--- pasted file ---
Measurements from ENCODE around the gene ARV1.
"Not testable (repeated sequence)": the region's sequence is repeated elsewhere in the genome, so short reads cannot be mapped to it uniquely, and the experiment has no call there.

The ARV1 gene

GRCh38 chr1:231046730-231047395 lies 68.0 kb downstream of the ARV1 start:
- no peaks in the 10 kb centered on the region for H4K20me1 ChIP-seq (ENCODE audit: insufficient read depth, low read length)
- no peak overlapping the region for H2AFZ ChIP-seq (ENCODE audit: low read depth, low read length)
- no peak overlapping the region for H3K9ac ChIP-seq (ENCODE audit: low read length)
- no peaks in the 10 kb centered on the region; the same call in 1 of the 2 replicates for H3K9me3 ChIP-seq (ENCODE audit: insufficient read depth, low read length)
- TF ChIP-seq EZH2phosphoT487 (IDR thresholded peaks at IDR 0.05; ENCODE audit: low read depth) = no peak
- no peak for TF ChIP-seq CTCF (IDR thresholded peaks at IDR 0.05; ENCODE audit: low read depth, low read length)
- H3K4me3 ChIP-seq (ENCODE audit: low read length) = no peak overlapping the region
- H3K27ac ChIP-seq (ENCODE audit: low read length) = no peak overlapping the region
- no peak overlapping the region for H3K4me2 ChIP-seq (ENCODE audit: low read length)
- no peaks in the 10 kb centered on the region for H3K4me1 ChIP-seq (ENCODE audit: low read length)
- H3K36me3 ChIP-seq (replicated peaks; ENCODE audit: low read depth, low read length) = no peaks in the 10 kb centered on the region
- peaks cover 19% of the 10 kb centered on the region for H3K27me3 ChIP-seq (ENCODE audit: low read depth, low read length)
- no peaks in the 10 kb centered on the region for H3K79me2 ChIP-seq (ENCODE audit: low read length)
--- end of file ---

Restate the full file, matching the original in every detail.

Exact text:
Measurements from ENCODE around the gene ARV1.
"Not testable (repeated sequence)": the region's sequence is repeated elsewhere in the genome, so short reads cannot be mapped to it uniquely, and the experiment has no call there.

The ARV1 gene

GRCh38 chr1:231046730-231047395 lies 68.0 kb downstream of the ARV1 start:
- no peaks in the 10 kb centered on the region for H4K20me1 ChIP-seq (ENCODE audit: insufficient read depth, low read length)
- no peak overlapping the region for H2AFZ ChIP-seq (ENCODE audit: low read depth, low read length)
- no peak overlapping the region for H3K9ac ChIP-seq (ENCODE audit: low read length)
- no peaks in the 10 kb centered on the region; the same call in 1 of the 2 replicates for H3K9me3 ChIP-seq (ENCODE audit: insufficient read depth, low read length)
- TF ChIP-seq EZH2phosphoT487 (IDR thresholded peaks at IDR 0.05; ENCODE audit: low read depth) = no peak
- no peak for TF ChIP-seq CTCF (IDR thresholded peaks at IDR 0.05; ENCODE audit: low read depth, low read length)
- H3K4me3 ChIP-seq (ENCODE audit: low read length) = no peak overlapping the region
- H3K27ac ChIP-seq (ENCODE audit: low read length) = no peak overlapping the region
- no peak overlapping the region for H3K4me2 ChIP-seq (ENCODE audit: low read length)
- no peaks in the 10 kb centered on the region for H3K4me1 ChIP-seq (ENCODE audit: low read length)
- H3K36me3 ChIP-seq (replicated peaks; ENCODE audit: low read depth, low read length) = no peaks in the 10 kb centered on the region
- peaks cover 19% of the 10 kb centered on the region for H3K27me3 ChIP-seq (ENCODE audit: low read depth, low read length)
- no peaks in the 10 kb centered on the region for H3K79me2 ChIP-seq (ENCODE audit: low read length)